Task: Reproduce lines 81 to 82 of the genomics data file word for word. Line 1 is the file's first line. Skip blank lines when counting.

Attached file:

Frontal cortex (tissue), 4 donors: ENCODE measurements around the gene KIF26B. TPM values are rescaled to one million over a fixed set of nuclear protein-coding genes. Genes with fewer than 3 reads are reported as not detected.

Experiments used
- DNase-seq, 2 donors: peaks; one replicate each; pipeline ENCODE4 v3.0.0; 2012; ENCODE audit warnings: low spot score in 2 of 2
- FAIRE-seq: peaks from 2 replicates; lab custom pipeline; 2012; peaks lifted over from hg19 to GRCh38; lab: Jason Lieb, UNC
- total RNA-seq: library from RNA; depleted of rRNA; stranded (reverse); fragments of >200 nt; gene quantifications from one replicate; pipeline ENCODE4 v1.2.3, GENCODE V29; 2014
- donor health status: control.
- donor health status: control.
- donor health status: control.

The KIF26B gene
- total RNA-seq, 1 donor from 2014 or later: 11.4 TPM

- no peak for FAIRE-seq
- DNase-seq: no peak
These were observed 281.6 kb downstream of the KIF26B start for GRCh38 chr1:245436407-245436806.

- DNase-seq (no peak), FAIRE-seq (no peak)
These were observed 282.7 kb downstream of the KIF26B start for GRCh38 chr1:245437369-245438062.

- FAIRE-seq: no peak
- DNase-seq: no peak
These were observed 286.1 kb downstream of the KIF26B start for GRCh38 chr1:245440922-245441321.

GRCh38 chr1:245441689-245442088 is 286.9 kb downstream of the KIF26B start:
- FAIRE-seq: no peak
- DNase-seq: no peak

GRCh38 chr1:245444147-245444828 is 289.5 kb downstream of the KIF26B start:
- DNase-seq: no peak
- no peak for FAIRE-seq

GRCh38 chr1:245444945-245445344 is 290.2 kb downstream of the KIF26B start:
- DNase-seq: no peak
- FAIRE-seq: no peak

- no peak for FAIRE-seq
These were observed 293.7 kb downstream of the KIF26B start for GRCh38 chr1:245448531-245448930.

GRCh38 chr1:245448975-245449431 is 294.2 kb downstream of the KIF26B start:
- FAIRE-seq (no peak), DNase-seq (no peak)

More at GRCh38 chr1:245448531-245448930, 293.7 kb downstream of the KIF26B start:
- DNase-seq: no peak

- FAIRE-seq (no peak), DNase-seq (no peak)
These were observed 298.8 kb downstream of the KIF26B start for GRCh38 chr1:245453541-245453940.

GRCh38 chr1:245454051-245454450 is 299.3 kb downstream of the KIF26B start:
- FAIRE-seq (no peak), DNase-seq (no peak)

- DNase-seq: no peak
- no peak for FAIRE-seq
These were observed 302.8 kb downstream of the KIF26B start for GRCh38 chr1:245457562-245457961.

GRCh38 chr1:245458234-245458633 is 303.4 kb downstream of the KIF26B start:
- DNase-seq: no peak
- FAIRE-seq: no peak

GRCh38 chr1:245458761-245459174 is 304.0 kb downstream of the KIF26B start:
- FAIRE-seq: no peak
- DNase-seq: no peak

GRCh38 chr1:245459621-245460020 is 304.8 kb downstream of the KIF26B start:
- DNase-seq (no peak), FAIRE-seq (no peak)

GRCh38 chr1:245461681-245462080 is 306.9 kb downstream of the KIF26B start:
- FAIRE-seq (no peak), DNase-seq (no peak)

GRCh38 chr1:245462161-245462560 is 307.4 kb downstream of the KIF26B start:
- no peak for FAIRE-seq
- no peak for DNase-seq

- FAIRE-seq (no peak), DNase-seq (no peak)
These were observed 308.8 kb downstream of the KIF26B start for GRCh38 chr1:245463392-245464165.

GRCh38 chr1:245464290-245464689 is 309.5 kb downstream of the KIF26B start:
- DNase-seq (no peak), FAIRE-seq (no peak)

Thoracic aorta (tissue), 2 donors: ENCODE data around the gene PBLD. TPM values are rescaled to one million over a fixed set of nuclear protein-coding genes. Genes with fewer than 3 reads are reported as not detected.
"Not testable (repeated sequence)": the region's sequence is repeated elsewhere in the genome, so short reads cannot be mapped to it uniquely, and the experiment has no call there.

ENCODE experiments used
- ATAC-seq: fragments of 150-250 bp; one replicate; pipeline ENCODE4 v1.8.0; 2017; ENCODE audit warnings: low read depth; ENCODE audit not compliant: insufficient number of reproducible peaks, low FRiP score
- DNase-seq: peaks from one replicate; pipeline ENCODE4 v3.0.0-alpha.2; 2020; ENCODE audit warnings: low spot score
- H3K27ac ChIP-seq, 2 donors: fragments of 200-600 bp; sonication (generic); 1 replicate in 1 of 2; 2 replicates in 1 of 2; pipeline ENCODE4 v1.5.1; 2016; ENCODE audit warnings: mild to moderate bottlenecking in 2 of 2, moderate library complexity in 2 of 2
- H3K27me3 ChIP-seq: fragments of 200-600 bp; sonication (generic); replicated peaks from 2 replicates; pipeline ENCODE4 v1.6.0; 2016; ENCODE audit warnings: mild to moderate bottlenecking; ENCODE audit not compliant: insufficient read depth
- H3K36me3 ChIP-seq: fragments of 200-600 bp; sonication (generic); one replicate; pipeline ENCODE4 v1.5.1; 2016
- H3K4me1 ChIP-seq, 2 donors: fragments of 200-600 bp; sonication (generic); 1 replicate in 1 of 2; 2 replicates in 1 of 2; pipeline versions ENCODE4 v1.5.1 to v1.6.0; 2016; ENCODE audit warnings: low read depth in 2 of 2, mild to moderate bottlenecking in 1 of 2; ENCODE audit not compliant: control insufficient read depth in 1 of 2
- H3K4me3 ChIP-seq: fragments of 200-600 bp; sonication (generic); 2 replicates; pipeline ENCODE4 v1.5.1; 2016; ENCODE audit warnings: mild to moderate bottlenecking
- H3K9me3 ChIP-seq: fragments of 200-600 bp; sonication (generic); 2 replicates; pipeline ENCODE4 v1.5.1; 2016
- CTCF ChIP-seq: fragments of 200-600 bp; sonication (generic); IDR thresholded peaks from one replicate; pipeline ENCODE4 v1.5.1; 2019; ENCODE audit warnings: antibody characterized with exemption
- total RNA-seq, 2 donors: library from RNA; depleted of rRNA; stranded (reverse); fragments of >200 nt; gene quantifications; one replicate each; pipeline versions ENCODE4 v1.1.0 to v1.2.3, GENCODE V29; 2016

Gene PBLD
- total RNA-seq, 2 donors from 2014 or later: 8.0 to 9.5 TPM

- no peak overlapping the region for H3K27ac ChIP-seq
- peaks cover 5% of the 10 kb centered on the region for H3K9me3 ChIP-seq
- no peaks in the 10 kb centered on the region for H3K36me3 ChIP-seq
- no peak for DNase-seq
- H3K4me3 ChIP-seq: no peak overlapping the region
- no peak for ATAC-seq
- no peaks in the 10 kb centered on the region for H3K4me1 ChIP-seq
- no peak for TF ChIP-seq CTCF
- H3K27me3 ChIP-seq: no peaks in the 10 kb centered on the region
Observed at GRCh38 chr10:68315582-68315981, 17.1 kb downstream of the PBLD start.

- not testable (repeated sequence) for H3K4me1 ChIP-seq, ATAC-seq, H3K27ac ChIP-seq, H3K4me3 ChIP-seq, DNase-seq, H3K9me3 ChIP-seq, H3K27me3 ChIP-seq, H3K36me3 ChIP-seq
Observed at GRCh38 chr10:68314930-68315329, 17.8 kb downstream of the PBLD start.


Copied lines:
- H3K27me3 ChIP-seq: no peaks in the 10 kb centered on the region
Observed at GRCh38 chr10:68315582-68315981, 17.1 kb downstream of the PBLD start.